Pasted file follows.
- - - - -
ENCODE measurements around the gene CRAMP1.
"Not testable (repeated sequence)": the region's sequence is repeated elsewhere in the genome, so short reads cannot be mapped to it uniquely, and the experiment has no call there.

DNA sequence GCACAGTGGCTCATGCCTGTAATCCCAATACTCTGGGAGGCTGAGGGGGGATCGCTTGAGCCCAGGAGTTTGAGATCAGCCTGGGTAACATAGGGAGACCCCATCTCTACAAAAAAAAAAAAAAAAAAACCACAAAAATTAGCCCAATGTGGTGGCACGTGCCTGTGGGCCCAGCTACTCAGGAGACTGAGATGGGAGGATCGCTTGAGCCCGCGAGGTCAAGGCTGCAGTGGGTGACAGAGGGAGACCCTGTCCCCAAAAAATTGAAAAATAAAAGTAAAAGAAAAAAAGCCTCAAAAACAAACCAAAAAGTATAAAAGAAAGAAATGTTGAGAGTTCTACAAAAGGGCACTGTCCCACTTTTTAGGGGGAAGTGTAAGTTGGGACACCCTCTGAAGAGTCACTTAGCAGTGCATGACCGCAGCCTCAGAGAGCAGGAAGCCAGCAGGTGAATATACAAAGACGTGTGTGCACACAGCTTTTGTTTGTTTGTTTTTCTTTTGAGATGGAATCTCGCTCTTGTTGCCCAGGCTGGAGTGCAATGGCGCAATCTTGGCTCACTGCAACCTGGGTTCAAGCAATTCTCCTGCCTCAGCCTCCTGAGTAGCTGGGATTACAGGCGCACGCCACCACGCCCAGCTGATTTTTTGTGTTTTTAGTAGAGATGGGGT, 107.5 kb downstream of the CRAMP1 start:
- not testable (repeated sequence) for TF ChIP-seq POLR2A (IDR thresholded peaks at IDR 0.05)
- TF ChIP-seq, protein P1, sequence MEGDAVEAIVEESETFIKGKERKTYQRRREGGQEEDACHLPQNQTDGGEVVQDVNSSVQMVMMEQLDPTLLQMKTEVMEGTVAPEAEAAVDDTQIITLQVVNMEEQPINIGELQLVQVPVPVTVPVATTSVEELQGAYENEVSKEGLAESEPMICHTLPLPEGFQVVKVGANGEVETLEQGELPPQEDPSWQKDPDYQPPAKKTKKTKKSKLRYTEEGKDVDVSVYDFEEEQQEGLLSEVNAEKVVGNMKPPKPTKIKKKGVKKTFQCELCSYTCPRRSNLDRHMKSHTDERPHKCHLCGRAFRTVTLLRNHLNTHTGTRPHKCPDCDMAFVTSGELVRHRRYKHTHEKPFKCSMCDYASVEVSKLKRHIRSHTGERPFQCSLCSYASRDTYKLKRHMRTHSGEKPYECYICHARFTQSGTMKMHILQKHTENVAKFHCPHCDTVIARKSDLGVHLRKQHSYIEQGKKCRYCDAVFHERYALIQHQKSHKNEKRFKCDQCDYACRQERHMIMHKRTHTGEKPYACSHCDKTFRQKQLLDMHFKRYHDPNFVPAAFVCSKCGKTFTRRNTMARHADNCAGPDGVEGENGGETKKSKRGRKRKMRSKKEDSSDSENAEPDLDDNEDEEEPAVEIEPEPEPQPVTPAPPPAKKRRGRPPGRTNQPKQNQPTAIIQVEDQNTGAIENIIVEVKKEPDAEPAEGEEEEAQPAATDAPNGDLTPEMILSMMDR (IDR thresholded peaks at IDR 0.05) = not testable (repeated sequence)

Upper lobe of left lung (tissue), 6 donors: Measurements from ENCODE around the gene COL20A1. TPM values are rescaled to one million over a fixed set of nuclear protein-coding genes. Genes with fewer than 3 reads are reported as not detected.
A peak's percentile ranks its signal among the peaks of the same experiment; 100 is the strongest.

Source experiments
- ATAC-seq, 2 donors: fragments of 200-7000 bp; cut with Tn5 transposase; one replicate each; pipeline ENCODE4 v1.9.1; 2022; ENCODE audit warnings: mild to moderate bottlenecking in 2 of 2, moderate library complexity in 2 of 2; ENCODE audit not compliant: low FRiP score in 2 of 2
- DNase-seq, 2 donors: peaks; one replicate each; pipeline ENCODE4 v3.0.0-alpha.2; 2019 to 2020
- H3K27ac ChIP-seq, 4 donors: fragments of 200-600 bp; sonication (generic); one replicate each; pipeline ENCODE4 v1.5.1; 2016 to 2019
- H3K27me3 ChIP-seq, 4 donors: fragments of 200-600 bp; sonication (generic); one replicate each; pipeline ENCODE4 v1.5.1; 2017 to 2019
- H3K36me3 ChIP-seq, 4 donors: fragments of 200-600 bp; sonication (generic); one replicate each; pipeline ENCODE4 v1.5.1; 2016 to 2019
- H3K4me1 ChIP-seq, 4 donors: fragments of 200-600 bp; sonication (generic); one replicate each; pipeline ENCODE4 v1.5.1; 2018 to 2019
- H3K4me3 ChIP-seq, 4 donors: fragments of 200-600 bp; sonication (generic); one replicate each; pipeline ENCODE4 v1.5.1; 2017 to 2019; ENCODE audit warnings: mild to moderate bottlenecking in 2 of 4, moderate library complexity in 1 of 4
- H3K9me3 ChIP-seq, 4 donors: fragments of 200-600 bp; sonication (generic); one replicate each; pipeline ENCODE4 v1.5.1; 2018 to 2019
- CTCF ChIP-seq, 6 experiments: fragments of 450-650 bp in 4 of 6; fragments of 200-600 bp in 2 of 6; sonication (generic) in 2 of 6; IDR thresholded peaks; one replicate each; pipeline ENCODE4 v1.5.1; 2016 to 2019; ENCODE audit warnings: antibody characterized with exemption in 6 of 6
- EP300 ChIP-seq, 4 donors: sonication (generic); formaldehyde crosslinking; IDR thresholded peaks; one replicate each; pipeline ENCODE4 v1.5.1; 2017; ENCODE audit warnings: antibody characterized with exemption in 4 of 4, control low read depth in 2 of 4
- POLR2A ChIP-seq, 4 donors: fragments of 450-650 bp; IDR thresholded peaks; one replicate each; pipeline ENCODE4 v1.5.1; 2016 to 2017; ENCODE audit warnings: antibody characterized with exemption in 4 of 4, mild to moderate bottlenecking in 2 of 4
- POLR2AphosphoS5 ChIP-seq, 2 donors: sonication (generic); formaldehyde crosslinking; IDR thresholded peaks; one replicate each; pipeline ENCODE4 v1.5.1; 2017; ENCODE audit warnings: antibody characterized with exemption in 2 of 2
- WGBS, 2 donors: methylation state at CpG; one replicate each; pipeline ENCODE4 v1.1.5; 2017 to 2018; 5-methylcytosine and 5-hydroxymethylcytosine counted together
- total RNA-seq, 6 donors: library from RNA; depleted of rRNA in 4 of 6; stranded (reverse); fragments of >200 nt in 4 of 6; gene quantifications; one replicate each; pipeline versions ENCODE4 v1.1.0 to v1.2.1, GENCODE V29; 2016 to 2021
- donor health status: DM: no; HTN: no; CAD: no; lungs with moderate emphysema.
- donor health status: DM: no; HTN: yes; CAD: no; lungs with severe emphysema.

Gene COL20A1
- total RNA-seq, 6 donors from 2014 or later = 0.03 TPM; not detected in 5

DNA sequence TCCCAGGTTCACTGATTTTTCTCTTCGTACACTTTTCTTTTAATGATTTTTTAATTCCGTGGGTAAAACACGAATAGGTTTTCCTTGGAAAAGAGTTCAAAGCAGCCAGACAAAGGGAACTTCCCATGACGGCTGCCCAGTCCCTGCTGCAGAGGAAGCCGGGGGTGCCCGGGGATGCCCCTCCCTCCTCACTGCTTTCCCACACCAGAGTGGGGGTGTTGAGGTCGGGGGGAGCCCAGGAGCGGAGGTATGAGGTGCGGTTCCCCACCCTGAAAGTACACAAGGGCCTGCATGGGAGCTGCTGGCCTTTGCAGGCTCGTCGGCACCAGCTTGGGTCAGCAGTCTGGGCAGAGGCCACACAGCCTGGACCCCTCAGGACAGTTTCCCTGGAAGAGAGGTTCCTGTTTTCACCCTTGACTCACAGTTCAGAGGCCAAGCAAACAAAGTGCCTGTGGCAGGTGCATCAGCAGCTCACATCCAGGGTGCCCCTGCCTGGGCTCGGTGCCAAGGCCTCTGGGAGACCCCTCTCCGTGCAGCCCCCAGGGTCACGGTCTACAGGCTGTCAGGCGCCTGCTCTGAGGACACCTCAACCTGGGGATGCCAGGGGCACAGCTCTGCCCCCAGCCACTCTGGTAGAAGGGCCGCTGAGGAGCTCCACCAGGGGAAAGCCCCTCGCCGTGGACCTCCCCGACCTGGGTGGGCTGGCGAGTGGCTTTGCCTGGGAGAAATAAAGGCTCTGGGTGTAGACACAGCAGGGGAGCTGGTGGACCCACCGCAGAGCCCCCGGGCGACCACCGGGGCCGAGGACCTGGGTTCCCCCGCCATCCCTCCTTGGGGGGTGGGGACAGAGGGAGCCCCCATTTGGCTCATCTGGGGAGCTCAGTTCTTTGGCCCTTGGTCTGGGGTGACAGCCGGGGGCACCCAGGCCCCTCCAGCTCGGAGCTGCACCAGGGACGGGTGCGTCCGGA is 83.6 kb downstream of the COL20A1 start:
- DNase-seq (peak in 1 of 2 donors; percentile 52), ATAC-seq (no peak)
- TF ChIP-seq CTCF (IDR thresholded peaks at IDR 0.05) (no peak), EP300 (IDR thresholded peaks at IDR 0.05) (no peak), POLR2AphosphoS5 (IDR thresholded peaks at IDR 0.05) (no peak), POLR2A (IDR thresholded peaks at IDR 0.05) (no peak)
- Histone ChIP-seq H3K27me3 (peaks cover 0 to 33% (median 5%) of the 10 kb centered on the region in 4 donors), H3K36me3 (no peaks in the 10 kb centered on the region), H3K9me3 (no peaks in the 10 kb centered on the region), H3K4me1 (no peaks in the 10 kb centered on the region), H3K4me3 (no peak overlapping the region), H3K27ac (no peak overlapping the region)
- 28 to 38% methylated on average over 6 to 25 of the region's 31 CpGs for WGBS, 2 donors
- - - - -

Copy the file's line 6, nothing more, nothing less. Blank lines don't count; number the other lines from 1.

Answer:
Upper lobe of left lung (tissue), 6 donors: Measurements from ENCODE around the gene COL20A1. TPM values are rescaled to one million over a fixed set of nuclear protein-coding genes. Genes with fewer than 3 reads are reported as not detected.